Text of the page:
• , Patrick Essletzbichler
    • , Julia Joung
    • , Vanessa Verdine
    • , David B. T. Cox
    • , Max J. Kellner
    • , Aviv Regev
    • , Eric S. Lander
    •  & Feng Zhang
  2. McGovern Institute for Brain Research at MIT, Cambridge, Massachusetts 02139, USA

    • Omar O. Abudayyeh
    • , Jonathan S. Gootenberg
    • , Patrick Essletzbichler
    • , Julia Joung
    • , Vanessa Verdine
    • , David B. T. Cox
    •  & Feng Zhang
  3. Department of Brain and Cognitive Science, Massachusetts Institute of Technology, Cambridge, Massachusetts 02139, USA

    • Omar O. Abudayyeh
    • , Jonathan S. Gootenberg
    • , Patrick Essletzbichler
    • , Julia Joung
    • , Vanessa Verdine
    • , David B. T. Cox
    •  & Feng Zhang
  4. Department of Biological Engineering, Massachusetts Institute of Technology, Cambridge, Massachusetts 02139, USA

    • Omar O. Abudayyeh
    • , Jonathan S. Gootenberg
    • , Patrick Essletzbichler
    • , Julia Joung
    • , Vanessa Verdine
    • , David B. T. Cox
    •  & Feng Zhang
  5. Department of Health Sciences and Technology, Massachusetts Institute of Technology, Cambridge, Massachusetts 02139, USA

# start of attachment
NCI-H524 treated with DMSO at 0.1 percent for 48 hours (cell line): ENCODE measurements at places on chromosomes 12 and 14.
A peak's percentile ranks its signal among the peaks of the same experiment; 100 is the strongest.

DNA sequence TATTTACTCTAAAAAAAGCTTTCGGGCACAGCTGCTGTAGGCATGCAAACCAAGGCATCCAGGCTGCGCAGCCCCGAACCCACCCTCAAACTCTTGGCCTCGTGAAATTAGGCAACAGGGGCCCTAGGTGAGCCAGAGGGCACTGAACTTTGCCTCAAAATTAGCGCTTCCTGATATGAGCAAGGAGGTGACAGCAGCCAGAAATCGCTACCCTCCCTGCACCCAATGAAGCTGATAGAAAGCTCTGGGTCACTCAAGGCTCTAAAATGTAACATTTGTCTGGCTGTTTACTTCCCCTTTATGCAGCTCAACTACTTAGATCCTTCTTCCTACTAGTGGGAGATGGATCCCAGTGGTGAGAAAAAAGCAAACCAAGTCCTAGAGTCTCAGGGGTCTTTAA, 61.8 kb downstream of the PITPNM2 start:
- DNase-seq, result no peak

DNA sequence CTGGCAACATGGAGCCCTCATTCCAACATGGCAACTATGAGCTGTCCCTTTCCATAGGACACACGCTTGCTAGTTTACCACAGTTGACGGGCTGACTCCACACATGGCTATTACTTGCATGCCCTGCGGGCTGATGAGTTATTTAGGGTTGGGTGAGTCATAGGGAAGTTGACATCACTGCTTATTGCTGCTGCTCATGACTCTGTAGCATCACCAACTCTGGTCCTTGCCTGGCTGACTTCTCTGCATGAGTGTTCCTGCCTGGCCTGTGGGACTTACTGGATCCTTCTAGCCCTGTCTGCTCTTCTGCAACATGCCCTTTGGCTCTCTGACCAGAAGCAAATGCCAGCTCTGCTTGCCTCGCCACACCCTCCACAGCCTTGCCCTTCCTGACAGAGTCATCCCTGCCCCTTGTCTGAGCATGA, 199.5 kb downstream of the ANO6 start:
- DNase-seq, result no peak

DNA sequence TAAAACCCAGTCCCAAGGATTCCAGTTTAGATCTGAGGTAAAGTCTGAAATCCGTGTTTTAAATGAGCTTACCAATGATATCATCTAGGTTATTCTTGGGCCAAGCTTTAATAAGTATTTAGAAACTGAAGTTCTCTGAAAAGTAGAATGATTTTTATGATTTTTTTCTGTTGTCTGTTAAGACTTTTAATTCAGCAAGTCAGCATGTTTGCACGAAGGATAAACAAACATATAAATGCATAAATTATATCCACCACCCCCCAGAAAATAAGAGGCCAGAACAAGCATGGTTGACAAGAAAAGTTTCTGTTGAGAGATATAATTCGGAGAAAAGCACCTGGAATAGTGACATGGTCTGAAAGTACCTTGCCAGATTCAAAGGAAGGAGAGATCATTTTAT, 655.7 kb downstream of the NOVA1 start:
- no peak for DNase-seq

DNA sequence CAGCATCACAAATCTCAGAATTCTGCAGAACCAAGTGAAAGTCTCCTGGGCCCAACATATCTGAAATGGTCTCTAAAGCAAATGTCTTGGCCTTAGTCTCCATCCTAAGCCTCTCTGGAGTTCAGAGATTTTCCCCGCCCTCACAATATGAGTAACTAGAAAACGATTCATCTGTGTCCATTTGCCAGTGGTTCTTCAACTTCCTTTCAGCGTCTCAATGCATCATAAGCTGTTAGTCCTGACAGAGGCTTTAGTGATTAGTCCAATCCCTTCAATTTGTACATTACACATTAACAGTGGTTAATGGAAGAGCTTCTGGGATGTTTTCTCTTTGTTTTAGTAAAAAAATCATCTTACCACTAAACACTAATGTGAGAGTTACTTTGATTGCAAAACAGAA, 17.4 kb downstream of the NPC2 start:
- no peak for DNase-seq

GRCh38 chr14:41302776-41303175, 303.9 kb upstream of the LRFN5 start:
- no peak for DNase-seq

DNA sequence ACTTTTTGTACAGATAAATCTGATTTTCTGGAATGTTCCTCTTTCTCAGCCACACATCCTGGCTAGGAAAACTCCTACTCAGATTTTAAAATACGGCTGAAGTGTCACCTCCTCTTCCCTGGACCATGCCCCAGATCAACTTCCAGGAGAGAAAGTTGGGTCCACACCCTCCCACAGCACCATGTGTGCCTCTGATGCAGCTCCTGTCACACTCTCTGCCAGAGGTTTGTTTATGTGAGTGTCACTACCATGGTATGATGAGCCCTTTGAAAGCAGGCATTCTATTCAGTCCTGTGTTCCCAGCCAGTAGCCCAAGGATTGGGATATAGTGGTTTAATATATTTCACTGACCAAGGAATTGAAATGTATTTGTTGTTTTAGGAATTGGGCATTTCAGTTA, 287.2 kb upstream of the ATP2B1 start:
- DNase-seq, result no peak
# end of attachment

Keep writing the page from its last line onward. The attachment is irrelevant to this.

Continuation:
• Omar O. Abudayyeh
  6. Department of Systems Biology, Harvard Medical School, Boston, Massachusetts 02115, USA

    • Jonathan S. Gootenberg
    •  & Eric S. Lander
  7. Departments of Genetics, Biology, and Chemistry, Stanford University, Stanford, California 94305, USA

    • Shuo Han
    •  & Alice Y. Ting
  8. Department of Genetics, Cell Biology and Development, University of Minnesota, Minneapolis, Minnesota 55455, USA

    • Joseph J. Belanto
    •  & Daniel F. Voytas
  9. Center for Genome Engineering, University of Minnesota, Minneapolis, Minnesota 55455, USA

    • Joseph J. Belanto
    •  & Daniel F. Voytas
  10. Department of Biology, Massachusetts Institute of Technology, Cambridge, Massachusetts 02139, USA

    • David B. T. Cox
    • , Aviv Regev
    •  & Eric S. Lander

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Contributions